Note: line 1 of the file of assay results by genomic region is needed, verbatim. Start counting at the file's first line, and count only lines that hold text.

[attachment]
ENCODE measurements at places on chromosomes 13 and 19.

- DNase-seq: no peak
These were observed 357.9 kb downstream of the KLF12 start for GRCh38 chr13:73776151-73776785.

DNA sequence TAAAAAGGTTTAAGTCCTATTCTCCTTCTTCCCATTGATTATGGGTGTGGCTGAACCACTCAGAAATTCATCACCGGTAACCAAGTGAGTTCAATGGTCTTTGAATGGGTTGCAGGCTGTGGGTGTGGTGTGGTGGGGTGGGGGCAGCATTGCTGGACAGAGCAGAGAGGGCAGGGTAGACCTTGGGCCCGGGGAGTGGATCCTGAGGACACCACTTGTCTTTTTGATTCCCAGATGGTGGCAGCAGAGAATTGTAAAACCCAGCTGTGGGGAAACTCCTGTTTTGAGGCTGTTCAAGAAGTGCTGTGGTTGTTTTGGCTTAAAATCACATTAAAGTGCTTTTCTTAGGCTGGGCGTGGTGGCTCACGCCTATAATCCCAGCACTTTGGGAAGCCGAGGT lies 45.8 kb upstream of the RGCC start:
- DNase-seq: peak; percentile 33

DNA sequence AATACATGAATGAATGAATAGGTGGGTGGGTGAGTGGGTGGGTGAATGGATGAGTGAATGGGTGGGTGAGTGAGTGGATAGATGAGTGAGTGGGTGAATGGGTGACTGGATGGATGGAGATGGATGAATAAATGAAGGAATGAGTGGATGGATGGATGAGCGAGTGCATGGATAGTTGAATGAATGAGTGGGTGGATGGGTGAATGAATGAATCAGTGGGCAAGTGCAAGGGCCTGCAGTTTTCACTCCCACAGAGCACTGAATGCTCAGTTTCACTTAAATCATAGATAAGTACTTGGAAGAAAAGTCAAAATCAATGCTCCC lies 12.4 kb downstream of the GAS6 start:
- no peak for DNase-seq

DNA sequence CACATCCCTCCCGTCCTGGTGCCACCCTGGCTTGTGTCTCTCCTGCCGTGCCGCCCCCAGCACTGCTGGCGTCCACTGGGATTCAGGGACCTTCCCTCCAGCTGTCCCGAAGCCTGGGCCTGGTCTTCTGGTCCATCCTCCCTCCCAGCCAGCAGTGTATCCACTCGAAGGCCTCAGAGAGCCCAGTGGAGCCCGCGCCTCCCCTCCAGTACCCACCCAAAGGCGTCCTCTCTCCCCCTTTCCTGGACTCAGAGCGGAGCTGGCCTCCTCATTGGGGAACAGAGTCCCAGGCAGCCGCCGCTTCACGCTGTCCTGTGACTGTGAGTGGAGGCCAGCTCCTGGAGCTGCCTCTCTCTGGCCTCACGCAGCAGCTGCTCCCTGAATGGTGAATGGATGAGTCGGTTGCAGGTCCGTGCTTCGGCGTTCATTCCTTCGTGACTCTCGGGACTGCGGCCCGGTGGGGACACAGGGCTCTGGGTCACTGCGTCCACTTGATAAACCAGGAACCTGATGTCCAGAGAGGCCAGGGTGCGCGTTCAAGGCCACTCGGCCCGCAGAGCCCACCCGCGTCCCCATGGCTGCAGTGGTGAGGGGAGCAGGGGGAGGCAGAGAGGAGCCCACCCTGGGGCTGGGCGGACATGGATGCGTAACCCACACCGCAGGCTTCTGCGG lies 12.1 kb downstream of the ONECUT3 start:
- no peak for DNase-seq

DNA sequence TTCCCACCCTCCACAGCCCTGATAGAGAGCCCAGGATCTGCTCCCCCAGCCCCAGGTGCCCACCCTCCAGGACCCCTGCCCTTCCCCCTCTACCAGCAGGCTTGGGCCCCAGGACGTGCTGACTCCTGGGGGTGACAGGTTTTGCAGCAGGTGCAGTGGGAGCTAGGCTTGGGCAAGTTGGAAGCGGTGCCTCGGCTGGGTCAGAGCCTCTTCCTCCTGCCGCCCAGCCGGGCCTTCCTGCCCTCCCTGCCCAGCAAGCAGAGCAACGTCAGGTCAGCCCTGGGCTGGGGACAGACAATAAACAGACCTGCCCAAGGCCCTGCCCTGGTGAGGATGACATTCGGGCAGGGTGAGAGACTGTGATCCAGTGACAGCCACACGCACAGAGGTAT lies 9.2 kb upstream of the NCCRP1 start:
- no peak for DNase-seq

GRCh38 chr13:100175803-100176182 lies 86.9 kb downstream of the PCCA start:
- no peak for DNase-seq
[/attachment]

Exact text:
ENCODE measurements at places on chromosomes 13 and 19.